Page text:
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bug#13578: [IMPORTANT] Savannah issues

From: Peter Rosin
Subject: bug#13578: [IMPORTANT] Savannah issues
Date: Tue, 26 Feb 2013 00:53:11 +0100
User-agent: Mozilla/5.0 (Windows NT 6.1; WOW64; rv:17.0) Gecko/17.0 Thunderbird/17.0

On 2013-02-25 10:16, Stefano Lattarini wrote:
> On 02/25/2013 09:14 AM, Peter Rosin wrote:
>> On 2013-02-23 19:06, Stefano Lattarini wrote:
>>> On 02/23/2013 06:46 PM, Stefano Lattarini wrote:
>>>> On 02/21/2013 04:06 PM, Stefano Lattarini wrote:
>>>>> In a couple of days, I will proceed with this "branch moving":
>>>>>    * branch-1.13.2 -> maint
>>>>>    * maint -> master
>>>>>    * master -> next
>>>> Done.
>>> Damn, not really.  For some questionable reason, Savannah is rejecting
>>> my non-fast-forward push to master even if I specify '--force', and
>>> I cannot use the usual trick "delete the remote branch, then push the
>>> local one to it" trick that I typically use to work around this
>>> problem, since 'master' is the "current branch" of the remote
>>> repository, and that cannot be deleted to avoid confusing "git clone".
>> I was not aware that those moves would be non-fast-forwards, and I
>> think this is bad bad bad.
> Note that the users can avoid branch-rewriting issues by renaming their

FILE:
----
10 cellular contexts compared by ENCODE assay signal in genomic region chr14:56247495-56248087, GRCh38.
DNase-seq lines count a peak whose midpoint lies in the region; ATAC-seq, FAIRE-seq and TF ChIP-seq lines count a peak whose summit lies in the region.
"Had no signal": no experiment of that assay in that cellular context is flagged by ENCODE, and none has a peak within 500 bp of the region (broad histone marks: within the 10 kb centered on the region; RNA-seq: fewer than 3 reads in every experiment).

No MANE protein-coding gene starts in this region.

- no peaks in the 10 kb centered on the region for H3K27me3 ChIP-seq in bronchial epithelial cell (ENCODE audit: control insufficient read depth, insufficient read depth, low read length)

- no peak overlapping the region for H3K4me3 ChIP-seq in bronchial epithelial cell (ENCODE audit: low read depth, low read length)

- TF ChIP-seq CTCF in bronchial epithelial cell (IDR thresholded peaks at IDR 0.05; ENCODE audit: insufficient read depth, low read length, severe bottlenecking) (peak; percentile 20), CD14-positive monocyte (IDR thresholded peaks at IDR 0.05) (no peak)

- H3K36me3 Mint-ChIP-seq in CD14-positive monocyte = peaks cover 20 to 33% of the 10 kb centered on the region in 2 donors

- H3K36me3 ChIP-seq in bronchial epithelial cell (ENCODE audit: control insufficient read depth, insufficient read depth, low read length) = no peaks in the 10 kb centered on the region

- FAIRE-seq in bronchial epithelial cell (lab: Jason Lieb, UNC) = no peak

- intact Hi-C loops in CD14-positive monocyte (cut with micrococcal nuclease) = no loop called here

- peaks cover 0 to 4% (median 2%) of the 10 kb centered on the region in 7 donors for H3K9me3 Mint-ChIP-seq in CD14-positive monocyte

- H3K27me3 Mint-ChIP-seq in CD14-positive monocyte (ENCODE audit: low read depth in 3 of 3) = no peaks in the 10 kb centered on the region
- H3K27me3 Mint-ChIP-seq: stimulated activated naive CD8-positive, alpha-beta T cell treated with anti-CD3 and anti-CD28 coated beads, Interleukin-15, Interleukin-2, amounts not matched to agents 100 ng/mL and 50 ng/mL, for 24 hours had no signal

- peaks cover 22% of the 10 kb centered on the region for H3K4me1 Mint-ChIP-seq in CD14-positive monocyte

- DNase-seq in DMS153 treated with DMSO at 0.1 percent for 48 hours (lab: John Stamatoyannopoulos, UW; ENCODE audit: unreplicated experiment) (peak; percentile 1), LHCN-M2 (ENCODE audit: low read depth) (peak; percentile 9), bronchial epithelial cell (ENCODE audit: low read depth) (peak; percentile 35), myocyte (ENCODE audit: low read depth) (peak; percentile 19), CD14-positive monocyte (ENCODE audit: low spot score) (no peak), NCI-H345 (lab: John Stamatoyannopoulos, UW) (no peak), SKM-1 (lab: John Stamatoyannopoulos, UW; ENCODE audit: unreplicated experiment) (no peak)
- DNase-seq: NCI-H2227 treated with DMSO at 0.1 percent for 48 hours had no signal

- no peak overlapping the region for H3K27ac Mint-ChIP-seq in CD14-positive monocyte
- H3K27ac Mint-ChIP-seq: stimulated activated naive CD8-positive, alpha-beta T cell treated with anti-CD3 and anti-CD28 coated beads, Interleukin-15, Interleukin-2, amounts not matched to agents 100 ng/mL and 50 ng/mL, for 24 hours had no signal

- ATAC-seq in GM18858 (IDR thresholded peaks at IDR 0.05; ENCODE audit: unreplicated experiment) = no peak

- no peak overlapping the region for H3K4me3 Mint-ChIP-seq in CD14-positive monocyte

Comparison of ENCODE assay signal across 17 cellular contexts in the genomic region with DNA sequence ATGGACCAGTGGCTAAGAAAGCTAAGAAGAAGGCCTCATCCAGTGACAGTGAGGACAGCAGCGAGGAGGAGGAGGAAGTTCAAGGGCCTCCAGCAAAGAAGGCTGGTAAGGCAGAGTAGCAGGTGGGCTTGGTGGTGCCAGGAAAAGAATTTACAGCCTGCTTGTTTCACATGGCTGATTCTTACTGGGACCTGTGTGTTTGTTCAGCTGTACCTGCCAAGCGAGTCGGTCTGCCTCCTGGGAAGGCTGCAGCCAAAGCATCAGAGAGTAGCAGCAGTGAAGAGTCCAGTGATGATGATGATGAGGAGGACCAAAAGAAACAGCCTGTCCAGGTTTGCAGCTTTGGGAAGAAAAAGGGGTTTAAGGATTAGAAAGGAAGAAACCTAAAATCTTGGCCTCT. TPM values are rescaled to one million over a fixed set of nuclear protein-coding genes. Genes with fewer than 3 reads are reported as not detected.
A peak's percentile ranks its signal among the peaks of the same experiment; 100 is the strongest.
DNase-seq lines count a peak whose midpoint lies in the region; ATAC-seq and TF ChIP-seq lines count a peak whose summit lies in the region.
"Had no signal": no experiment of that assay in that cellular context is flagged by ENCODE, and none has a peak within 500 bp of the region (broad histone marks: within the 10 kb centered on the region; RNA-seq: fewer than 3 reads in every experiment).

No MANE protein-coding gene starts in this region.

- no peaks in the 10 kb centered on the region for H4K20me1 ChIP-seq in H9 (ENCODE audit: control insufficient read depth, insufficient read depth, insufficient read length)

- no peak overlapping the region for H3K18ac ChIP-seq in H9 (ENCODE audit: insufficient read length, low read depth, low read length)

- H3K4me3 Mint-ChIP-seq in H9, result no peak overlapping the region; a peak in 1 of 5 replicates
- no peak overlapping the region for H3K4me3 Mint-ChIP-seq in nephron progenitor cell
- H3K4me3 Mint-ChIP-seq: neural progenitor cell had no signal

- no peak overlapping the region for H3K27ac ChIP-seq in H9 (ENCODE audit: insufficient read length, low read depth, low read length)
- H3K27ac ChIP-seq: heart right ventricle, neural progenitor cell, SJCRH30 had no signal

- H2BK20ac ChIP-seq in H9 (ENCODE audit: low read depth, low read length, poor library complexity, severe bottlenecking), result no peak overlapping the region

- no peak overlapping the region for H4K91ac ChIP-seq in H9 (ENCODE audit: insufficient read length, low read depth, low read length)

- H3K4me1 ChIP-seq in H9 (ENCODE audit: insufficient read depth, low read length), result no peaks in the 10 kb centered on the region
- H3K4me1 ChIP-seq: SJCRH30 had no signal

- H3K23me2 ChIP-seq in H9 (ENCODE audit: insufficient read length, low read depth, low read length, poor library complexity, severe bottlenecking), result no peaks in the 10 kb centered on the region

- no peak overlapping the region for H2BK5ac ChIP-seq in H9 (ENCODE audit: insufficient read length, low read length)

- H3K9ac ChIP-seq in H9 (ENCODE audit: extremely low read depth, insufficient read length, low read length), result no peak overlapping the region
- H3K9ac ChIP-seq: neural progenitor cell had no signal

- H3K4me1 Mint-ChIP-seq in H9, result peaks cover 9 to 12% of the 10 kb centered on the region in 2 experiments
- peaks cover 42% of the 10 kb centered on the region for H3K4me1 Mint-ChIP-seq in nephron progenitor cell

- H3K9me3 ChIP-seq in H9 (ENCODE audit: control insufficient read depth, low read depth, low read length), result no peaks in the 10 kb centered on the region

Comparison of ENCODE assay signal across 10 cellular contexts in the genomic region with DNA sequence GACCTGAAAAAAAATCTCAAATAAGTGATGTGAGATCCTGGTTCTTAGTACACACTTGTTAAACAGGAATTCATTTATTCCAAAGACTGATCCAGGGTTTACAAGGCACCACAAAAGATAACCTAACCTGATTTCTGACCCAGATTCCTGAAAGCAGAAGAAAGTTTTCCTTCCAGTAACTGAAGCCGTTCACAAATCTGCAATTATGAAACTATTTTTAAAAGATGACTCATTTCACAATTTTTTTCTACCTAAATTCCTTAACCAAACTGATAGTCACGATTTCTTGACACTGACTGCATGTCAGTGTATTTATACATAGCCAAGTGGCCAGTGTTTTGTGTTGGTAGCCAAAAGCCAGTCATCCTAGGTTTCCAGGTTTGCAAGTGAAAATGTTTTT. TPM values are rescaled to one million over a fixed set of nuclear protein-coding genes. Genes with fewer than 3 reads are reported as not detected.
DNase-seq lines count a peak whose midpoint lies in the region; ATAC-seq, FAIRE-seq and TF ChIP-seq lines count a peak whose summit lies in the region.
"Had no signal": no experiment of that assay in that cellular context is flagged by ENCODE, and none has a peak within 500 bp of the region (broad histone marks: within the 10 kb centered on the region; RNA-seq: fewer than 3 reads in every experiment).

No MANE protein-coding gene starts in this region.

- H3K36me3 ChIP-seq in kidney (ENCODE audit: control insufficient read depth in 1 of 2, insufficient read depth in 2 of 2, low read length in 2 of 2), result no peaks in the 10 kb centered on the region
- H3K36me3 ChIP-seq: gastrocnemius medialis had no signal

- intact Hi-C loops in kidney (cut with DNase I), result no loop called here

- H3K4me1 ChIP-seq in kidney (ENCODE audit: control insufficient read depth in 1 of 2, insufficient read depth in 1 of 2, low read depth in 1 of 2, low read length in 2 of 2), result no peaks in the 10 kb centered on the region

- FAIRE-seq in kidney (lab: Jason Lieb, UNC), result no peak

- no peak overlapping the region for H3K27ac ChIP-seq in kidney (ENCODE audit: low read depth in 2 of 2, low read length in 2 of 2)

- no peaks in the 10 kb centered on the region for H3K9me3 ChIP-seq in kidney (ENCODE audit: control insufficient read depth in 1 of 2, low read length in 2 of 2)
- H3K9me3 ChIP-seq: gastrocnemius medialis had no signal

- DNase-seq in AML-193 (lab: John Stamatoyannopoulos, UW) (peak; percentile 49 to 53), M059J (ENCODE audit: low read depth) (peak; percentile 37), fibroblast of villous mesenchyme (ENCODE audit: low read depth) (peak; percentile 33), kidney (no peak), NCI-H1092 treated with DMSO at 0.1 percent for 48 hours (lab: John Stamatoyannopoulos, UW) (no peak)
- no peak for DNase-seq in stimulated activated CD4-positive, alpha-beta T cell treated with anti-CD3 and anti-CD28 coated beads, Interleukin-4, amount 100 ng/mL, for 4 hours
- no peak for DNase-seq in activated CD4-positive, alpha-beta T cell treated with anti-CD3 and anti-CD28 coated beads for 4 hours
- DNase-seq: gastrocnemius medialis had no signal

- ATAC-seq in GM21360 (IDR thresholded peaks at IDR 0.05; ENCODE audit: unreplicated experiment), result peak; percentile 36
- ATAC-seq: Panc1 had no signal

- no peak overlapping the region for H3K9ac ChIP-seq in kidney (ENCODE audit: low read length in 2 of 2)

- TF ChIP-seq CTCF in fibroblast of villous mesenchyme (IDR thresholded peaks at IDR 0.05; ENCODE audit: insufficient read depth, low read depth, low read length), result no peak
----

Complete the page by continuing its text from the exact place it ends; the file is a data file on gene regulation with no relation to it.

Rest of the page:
> 'master' to 'next' and their 'maint' to 'master' before pulling.  This
> should probably be stated in a message (on list *and* on savannah news)
> advertising the new versioning and branching scheme (message not yet
> written; it will be once the current issue is sorted out).

Hiding stuff like that in some documentation or on a mailing list will
not help. You should make it *easy* for people to work on and contribute
to automake. Forcing everyone to do a bunch of silly boring renames
is not *easy*. It's an obstacle, and obstacles make people nervous
and uneasy. Not good, and no, you can't document it away.

>> It's quite hostile to do non-fast-forwards
>> on branches as central as master and maint. And I think git/savannah
>> is rejecting them quite rightly!
> Savannah is rejecting all non-fast-forward pushes (which I find annoying);
> but it didn't prevent me from deleting and recreating maint, a change that
> will still appear as a non-fast-forward to any clone of our repository.
> The reason it doesn't allow me to delete master as well is that doing so
> would prevent a "git clone" from checking out the sources of a freshly
> cloned automake, which can be very confusing (and of course, git cannot
> be aware of the fact that I intend to re-create 'master' just after
> having deleted it).

The reason is irrelevant. non-fast-forwards of central branches is evil.

>> master and maint have never been published as "rewindable", and it should
>> be correct to base new work on them. They should be left alone, IMHO.
> Their content has been left alone in fact; it's their "name" that hasn't.
>> You should have implemented this more gradually, such that next would
>> have taken its role directly, but maint and master should have been
>> allowed to grow into the correct branches once the relevant releases had
>> been made.
> This would give a very confusing interim period IMHO.

Yes, confusing. Changes like this cause confusion.

> However, note that that we can still implement such a "gentler transition"